During its term Paris will have to navigate transitions in digital and green policies by concluding the legislative processes of the Digital Services Act and Digital Markets Act. It will also develop the Commission’s climate policy proposals package Fit for 55 and the Carbon Border Adjustment Mechanism, which has been criticized by several of the bloc’s partners, including China. The EU’s global standing and its economic security depend on the success of these policies.
Paris’ international agenda will seek to mold and energize the EU’s common foreign and security policy through seeking consensus over the EU’s Strategic Compass, an attempt to improve coordination of member states’ foreign and defense policies.
Relations with the Indo-Pacific and Africa will be at the heart of the Presidency’s foreign policy ambitions. The two regions are top of the preliminary agendas of the upcoming meetings of the Foreign Affairs Council and will be the focus of dedicated events in February: the EU-African Union Summit and a ministerial forum that will bring together European and Indo-Pacific partners.
The overarching goal appears to be to give the EU a greater sense of agency and to shape a more coordinated, confident and assertive European bloc. Still, the impressive level of ambition present in the French agenda must be taken with a pinch of salt as it is undoubtedly being used to strengthen Emmanuel Macron’s presidential re-election bid.
The China-element in the foreign policy agenda
France is notably one of the most US-skeptic actors in the EU, something Beijing will see as an opportunity to distance the EU from the US. Overall, Paris appears to take a softer approach towards China. Economic relations between the two are often overlooked. France has acted smarter than others. For example, in March 2019, when Italy joined the Belt and Road Initiative, France signed a total of 15 deals, one being an Airbus deal worth EUR 30 billion. Despite their size and involvement of key sectors like transport, France’s agreements did not receive the same amount of criticism that Italy’s smaller and less concrete agreements did.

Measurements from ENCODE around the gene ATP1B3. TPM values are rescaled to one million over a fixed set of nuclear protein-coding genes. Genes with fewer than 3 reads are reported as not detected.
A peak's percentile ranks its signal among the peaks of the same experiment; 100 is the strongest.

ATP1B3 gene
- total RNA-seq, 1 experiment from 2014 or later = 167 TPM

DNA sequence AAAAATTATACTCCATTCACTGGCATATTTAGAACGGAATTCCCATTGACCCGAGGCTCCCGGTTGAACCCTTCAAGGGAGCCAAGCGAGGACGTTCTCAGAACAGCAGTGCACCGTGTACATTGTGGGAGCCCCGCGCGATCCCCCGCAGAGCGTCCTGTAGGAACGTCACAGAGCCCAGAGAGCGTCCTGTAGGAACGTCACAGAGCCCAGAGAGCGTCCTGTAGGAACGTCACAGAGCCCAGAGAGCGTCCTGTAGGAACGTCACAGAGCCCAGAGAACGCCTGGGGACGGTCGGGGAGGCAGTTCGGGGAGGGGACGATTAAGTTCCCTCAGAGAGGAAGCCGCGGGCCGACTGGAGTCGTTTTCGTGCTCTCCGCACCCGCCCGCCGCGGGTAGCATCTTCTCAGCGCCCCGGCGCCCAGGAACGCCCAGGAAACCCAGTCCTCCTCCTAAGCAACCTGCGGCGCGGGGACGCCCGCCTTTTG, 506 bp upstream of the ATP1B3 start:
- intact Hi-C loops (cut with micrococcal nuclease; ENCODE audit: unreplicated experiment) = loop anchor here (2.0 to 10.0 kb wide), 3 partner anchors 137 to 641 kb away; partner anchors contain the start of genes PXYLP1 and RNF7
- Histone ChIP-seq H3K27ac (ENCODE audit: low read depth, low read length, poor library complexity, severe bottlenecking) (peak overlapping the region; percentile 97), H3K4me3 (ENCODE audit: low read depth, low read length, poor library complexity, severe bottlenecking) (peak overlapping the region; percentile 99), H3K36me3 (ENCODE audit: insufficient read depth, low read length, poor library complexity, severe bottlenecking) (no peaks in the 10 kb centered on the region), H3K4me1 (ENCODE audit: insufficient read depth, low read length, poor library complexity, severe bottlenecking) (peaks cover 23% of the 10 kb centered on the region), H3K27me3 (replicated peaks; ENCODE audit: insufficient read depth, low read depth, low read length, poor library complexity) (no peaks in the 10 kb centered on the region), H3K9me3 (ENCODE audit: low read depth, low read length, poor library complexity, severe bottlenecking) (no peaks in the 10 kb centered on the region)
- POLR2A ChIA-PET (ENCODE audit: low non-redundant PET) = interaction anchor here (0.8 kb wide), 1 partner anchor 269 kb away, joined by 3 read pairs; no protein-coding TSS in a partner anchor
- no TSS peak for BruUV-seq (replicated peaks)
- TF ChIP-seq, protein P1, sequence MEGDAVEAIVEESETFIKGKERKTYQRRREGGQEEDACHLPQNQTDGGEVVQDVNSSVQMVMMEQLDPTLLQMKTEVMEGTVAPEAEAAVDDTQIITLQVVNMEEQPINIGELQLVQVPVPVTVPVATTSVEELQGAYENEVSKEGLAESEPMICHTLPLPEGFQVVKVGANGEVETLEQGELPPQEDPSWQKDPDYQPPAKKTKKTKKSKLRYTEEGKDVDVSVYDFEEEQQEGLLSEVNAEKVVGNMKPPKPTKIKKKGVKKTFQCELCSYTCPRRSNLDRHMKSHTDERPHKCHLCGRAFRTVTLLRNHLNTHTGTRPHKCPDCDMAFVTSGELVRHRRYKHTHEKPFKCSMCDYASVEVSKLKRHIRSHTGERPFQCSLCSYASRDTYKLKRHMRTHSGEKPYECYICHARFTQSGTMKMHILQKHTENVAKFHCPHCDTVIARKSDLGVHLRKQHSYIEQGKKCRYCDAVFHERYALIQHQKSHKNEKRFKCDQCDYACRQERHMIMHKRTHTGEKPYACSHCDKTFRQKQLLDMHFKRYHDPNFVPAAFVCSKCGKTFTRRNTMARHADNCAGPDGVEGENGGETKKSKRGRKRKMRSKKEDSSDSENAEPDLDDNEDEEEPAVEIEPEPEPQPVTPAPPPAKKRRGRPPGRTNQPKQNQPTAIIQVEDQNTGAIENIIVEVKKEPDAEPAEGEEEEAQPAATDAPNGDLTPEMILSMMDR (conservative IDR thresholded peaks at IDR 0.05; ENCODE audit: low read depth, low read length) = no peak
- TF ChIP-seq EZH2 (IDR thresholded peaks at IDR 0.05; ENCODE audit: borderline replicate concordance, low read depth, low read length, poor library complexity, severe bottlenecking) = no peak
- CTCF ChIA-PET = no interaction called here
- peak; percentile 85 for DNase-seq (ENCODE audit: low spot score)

There are areas of potential friction with China in the French Presidency’s agenda. One area is Africa. The continent plays an important role both for the EU and China. Ursula von der Leyen's French Presidency inauguration speech highlights that “it is a geopolitical, economic and demographic space that will be essential in tomorrow's world.” China has been taking an increasingly larger slice of that space by building close relationships with African countries, establishing a military base, fostering relationships with suppliers of raw materials and investing in the region’s infrastructures. These are all taken into consideration when the EU thinks about its future relationship with the continent.
Paris will seek to address security issues in the Indo-Pacific region while also developing connectivity cooperation through the Global Gateway initiative. The Presidency program highlights plans to pursue this direction in parallel to deepening its dialogue with the US “concerning China and the Indo-Pacific region”. France’s drive for larger engagement with the area amplifies potential frictions with China, which has already signaled that it does not view more active Western presence in the area favorably.
Furthermore, Paris’ ability in its role of EU President to handle the Sino-Lithuanian crisis on the Eastern flank of the EU will be an important indicator of its approach to China. It will define how well positioned Paris really is to shape a common European China policy.
French presidency does not guarantee warmer relations with Beijing
China hopes for a US-skeptic French leadership of the EU and if such hopes come to fruition, Beijing is likely to be open to and engage with any goodwill emanating from Paris. This has the potential to create a platform for constructive EU-China engagement in the beginning of 2022.
But items on the agenda such as engagement in the African continent and the Indo-Pacific strategy may limit such expectations. Beijing’s expectations may not be met, and how Paris chooses to coordinate its response to China’s economic coercion of Lithuania will inevitably influence the overall relationship. The unravelling of the tensions between Lithuania and China coupled with the Presidential elections in France are only two of the numerous developments that may still cause trouble.